To educate farmers about land rights and land conflict resolution, FRB’s Tanzania - Sengerema program has produced two training manuals in Swahili on the topics. Land rights and legal title to land are critical to food security: 75% of the population of 650,000 in Sengerema District alone depends on agriculture as the primary source of income and food.
The goal is for farmers to get title to their land, avoid land conflicts, and use skills learned through the program to solve land issues and protect themselves against land grabs from outside mining interests. The Tanzanian government has established a policy for granting titles but did not have the resources to educate all the farmers, so the program has stepped in.
A 15-member team comprising village leaders and elders, lawyers, NGOs, and various government ministries began reviewing land laws and procedures in January 2013. In little over a month, the program produced two manuals that explain land rights and conflict resolution in a straightforward manner.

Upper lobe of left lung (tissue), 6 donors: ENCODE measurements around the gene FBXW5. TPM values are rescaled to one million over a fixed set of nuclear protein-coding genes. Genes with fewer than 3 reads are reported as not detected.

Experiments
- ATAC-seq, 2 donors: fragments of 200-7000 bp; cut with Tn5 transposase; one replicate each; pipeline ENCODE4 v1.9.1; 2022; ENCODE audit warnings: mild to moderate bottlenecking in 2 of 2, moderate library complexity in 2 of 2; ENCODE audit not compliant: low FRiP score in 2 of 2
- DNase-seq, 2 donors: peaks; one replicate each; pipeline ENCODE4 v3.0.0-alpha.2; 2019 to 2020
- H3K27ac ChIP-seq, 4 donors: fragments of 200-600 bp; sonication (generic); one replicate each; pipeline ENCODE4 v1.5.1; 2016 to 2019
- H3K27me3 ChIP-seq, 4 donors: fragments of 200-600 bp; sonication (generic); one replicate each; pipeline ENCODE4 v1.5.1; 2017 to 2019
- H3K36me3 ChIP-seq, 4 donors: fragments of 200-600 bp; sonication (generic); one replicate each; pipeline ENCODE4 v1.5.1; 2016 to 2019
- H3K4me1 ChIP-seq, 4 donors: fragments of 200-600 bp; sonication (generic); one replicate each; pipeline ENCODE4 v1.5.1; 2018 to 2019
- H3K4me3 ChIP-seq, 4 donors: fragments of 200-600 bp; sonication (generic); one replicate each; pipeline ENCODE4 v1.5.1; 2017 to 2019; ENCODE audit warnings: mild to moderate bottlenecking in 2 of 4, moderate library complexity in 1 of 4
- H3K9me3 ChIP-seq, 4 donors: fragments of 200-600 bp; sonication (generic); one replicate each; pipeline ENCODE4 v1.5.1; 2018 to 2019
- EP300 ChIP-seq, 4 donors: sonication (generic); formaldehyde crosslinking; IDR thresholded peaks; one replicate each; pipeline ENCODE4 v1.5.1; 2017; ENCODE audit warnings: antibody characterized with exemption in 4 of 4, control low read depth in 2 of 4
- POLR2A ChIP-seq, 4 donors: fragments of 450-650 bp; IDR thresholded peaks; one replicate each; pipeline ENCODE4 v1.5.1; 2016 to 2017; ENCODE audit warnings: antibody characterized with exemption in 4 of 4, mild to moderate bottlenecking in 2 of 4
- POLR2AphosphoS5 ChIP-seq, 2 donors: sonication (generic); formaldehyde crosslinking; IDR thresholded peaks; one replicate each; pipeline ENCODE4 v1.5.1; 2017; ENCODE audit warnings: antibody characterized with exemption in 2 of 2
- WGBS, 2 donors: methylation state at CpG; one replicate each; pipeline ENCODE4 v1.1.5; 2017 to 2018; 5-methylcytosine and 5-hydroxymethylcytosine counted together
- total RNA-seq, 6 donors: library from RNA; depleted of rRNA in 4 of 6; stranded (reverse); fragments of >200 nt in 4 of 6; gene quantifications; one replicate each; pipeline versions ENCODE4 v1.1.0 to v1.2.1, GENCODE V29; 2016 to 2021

The first run of 1072 manuals has already been used in training more than 5000 farmers in 32 villages. The manuals have generated great interest locally and across the country. For example, a nearby prison requested copies to help rehabilitate farmers being held over land disputes. The booklets will soon be made widely available by the publisher at an affordable $3 per copy, and will also be translated into English.
Other NGOs, government institutions, and stakeholders say the manuals will be of great help in expanding the national discussion and movement promoting land rights for farmers.
The Tanzania-Sengerema Program encompasses 35 communities, 971 families and 10,000 individuals